Spur Corporation has conducted extensive analysis of the impact POPI will have on the group. This includes assessing information flow and security at the group’s head office, corporate offices, and retail and ancillary operations, which include marketing, the call centre and the group’s customer loyalty programmes.

Revenue authorities

Tax compliance is a standard board agenda item, reflecting the rising complexity of local and international tax frameworks and the increased assertiveness of revenue authorities.

Health and safety

The health and safety of our employees and customers is a critical concern for the group. This matter is most relevant to the group’s manufacturing operations at the sauce and décor facilities.

While franchisees are responsible for health and safety at their operations, compliance at restaurants is a key concern for the group as this could pose a reputational risk for the group, particularly where kids’ facilities are concerned.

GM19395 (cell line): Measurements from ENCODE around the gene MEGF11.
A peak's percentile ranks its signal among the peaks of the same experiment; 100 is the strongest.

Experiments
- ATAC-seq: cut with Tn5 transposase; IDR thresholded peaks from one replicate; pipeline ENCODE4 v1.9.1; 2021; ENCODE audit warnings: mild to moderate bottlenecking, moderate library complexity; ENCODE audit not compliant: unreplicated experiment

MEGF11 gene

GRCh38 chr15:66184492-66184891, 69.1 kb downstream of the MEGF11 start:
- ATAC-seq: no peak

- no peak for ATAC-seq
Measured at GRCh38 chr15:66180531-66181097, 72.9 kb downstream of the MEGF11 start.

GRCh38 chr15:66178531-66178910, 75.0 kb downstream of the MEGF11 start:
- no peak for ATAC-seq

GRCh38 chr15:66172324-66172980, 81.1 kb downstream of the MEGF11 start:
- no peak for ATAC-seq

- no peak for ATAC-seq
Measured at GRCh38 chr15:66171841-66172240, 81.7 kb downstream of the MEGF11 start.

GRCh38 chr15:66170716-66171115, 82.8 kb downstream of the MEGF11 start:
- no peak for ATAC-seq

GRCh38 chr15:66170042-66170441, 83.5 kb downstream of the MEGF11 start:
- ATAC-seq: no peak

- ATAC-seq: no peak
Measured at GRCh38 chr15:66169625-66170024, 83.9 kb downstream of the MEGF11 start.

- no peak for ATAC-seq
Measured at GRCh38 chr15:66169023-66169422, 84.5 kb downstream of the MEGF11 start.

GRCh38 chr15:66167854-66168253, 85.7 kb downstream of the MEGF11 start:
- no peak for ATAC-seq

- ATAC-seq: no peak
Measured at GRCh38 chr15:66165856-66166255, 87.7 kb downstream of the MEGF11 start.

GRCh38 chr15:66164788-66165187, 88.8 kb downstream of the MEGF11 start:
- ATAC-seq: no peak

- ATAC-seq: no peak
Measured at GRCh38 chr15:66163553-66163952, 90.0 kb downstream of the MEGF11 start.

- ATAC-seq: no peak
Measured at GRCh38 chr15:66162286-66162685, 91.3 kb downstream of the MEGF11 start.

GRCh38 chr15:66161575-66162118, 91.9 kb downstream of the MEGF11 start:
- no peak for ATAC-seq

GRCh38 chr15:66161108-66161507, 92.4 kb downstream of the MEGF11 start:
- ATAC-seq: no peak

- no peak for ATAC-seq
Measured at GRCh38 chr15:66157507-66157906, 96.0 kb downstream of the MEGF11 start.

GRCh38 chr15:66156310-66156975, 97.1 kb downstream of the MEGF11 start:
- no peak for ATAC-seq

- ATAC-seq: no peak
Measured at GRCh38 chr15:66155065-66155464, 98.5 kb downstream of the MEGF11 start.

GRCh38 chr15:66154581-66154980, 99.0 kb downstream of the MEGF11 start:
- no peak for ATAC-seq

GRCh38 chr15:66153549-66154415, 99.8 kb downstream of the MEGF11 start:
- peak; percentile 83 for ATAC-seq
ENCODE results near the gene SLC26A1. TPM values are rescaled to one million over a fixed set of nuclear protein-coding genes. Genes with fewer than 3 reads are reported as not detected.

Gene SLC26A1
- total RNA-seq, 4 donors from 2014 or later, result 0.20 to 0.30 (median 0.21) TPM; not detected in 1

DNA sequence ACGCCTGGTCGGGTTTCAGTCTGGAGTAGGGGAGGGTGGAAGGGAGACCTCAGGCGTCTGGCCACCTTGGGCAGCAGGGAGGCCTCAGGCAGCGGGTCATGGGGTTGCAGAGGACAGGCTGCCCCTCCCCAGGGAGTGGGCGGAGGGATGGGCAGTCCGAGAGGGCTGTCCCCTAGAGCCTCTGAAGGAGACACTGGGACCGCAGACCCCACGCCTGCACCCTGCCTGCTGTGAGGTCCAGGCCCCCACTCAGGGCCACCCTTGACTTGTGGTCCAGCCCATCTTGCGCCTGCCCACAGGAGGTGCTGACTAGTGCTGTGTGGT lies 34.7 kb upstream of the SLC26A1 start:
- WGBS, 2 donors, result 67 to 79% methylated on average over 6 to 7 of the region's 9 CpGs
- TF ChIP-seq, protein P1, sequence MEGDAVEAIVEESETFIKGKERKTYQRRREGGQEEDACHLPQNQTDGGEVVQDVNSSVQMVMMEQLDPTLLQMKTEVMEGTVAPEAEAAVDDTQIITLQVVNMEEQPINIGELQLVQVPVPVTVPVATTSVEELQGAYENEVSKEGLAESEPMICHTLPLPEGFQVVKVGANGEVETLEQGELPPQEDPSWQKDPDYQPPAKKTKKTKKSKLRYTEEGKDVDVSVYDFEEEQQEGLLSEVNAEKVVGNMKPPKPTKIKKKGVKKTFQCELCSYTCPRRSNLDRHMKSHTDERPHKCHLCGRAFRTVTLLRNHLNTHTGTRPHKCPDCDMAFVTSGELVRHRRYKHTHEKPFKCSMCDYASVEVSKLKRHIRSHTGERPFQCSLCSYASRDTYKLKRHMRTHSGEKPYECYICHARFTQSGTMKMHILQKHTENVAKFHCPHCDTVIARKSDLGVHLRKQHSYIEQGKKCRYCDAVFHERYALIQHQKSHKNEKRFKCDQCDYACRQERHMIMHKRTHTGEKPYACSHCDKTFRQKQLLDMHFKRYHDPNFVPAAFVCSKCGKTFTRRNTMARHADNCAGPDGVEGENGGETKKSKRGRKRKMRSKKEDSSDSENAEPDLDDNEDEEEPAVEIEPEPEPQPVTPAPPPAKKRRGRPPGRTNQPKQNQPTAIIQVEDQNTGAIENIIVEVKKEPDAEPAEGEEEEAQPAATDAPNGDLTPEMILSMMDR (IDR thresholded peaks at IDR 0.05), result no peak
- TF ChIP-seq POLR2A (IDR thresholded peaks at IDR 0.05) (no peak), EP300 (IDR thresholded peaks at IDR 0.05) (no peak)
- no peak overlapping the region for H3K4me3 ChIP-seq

Strategic response

The group’s occupational health and safety structures are monitored by the health and safety committee.

Spur Corporation’s corporate offices and manufacturing facilities have health and safety systems in place that are audited by an external party. Manufacturing sites are audited monthly and non-production sites quarterly. Monthly health and safety reports are submitted to head office, and progress on health and safety compliance is reported to the chief executive officer on a quarterly basis.

No major injuries were reported during the year under review.